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This year, will be my third Christmas now without my mum and my sister and do you know what’s weird?
It’s getting easier.
This has been an awful year, and I’ve had to face it without them.
And when I find myself in dark places, I’m no longer looking for them to come and find me; when I’m locked in dark spaces, I’m no longer looking for them to come and unlock the door and embrace me.
This week, I’ve been sharing a lot of stories about my family with my partner. I always used to try to make Christmas so special, because it really wasn’t. When my father was around, it was just angry and when he wasn’t, my mum and sister were grumpy, while I battled to make it anything but.
On the other hand, there was also the year I took charge of cooking Christmas dinner, bought a turkey from Asda, but then they left all the insides in a bag and no matter how much a cleaned and seasoned the damned thing, I couldn’t get the stink of rotten meat out of the thing and it put us off turkey for life, bonding us a little bit.
We also used to have fart offs after eating too much stuffing…
Regardless of how much I tried, Christmas was always their least favourite time of the year, which was emotionally and physically exhausting for me (remember I wasn’t allowed to go to the doctors about my undiagnosed seizures during this time because of my mum).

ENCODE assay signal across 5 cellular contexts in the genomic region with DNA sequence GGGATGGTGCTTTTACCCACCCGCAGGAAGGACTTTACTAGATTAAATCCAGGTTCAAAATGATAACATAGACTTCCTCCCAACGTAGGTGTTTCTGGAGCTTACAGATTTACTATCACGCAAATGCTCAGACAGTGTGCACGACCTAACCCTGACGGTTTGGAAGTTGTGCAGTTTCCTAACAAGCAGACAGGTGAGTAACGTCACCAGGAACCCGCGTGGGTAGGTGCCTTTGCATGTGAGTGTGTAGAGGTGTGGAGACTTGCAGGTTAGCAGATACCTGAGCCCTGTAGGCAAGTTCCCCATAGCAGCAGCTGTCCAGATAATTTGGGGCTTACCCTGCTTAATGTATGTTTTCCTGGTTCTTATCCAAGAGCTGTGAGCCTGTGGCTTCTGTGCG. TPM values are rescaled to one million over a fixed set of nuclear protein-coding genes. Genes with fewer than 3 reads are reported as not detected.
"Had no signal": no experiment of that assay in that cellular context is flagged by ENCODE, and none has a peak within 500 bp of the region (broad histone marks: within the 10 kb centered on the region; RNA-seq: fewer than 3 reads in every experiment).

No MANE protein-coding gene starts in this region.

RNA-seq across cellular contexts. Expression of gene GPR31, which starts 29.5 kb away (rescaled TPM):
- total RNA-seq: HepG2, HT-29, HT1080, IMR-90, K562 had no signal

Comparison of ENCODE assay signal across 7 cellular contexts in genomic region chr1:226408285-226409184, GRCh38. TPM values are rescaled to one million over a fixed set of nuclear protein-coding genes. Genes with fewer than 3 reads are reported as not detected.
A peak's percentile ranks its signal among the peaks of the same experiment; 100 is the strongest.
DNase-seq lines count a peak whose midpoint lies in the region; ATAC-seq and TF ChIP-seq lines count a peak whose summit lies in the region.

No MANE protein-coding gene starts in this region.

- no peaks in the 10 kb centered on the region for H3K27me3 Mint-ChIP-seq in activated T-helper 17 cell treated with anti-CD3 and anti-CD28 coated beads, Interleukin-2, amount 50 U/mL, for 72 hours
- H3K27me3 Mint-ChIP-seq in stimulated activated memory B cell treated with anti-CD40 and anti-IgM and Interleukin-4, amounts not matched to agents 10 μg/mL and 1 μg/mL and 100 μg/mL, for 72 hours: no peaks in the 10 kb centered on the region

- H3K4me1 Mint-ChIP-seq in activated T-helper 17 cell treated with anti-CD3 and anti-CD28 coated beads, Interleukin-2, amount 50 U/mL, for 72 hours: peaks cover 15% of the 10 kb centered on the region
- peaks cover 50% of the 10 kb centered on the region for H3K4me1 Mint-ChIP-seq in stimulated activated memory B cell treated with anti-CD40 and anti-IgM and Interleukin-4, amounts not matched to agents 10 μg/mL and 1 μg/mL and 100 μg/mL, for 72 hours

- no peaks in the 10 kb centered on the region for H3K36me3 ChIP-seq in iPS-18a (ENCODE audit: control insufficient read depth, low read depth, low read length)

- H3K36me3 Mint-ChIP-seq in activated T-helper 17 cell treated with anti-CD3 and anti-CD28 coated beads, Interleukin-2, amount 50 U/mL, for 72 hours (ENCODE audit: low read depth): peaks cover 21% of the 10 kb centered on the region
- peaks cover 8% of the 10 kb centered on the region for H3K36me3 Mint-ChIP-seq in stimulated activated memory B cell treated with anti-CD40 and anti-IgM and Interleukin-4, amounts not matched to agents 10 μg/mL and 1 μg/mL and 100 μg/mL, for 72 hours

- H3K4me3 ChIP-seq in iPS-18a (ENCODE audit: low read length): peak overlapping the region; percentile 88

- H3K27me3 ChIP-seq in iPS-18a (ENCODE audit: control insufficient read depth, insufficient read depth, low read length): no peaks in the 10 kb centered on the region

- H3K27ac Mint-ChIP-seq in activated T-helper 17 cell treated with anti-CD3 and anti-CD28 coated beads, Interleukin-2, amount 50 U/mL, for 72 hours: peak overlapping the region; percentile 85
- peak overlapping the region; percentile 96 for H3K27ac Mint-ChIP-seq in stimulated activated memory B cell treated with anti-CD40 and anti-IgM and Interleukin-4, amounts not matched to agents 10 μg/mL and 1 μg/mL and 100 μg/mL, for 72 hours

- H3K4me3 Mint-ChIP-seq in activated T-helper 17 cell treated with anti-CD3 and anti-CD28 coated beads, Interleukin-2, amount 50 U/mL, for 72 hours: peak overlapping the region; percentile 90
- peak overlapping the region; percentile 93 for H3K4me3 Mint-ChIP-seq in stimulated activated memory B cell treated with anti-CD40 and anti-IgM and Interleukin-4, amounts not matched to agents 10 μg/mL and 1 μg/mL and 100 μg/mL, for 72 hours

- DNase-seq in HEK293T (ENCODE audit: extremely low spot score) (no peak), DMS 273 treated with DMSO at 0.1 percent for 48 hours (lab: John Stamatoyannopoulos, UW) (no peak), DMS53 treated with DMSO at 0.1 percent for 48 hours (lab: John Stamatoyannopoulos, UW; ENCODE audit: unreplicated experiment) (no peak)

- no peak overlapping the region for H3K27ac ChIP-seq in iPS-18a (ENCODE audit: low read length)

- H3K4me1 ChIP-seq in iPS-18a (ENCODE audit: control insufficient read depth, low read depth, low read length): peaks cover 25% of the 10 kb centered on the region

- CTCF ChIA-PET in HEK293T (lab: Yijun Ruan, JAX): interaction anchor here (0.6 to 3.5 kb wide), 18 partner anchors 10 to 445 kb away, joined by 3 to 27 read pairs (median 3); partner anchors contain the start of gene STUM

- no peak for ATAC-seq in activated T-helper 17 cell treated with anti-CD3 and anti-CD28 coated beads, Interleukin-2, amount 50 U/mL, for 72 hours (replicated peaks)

And which is why this year, I’m just happy to be with people who love me, who don’t see me as “possessed”
(this is what helps break the mother-daughter bond situation).
This year, my partner and I will be spending it with one of my Uncles, his partner (my aunt), and their two sons (my cousins) – one of whom I’ve only met once, because my mum stopped my sister and I from seeing her family for over a decade.
I”ll try not to eat too much stuffing… LOL.
P.S. Do you guys have any untraditional favourite Christmas songs? So mine is “Christmas Lights” by Coldplay. It’s so depressing LOL but it gets me!
I haven’t had a chance to write about The Drums gig I went to in November, which was actually quite monumental for me, and unfortunately I don’t have any pictures from that night, because my phone from then has deceased 😦
I actually almost didn’t go, because I found out that one of the members had left and also I wasn’t feeling well in myself mentally.
But music is always my go-to mentally; even when I can’t face the rest of the world, I can face my favourite band.
This year in particular, music has had a profound effect upon my mental health. I would use it to get myself out of bed as an alarm for my teacher training mornings and wherever I go, I always listen to music.
As a child, I couldn’t sleep in silence, I found it deafening and needed music to sleep to. Personalised playlists helped my on my runs and my highs and lows of life has a soundtrack to it.